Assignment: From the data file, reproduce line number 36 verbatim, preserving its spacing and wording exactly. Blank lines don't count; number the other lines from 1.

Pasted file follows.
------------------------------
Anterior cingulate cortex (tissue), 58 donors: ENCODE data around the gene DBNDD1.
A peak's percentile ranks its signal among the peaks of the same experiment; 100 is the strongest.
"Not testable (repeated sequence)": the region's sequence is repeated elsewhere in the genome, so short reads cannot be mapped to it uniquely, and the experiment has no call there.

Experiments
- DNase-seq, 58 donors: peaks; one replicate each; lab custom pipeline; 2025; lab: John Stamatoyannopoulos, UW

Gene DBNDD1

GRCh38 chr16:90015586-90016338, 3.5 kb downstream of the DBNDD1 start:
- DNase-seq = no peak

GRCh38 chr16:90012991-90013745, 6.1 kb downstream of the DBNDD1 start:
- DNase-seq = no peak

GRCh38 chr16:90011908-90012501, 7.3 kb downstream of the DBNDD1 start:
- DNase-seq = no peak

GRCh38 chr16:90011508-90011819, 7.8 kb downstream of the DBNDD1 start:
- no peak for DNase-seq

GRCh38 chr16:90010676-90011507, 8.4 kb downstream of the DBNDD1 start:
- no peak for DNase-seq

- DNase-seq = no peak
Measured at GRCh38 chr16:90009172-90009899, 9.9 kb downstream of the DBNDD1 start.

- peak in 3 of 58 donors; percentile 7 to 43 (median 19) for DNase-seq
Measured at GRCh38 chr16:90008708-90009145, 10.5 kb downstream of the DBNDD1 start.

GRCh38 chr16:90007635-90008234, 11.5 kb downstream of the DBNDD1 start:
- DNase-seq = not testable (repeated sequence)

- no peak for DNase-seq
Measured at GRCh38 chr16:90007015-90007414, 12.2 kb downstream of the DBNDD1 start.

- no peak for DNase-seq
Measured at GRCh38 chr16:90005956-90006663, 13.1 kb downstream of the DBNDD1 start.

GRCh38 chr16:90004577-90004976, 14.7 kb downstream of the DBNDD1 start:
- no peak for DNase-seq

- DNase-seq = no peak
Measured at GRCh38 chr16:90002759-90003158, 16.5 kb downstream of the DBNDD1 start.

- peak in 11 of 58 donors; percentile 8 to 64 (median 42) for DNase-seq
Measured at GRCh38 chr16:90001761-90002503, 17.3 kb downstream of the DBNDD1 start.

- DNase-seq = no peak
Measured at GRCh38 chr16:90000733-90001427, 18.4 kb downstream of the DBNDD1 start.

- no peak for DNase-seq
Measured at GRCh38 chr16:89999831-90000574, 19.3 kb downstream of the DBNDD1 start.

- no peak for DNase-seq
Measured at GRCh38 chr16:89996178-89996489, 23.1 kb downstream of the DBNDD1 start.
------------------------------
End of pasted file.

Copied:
Measured at GRCh38 chr16:89999831-90000574, 19.3 kb downstream of the DBNDD1 start.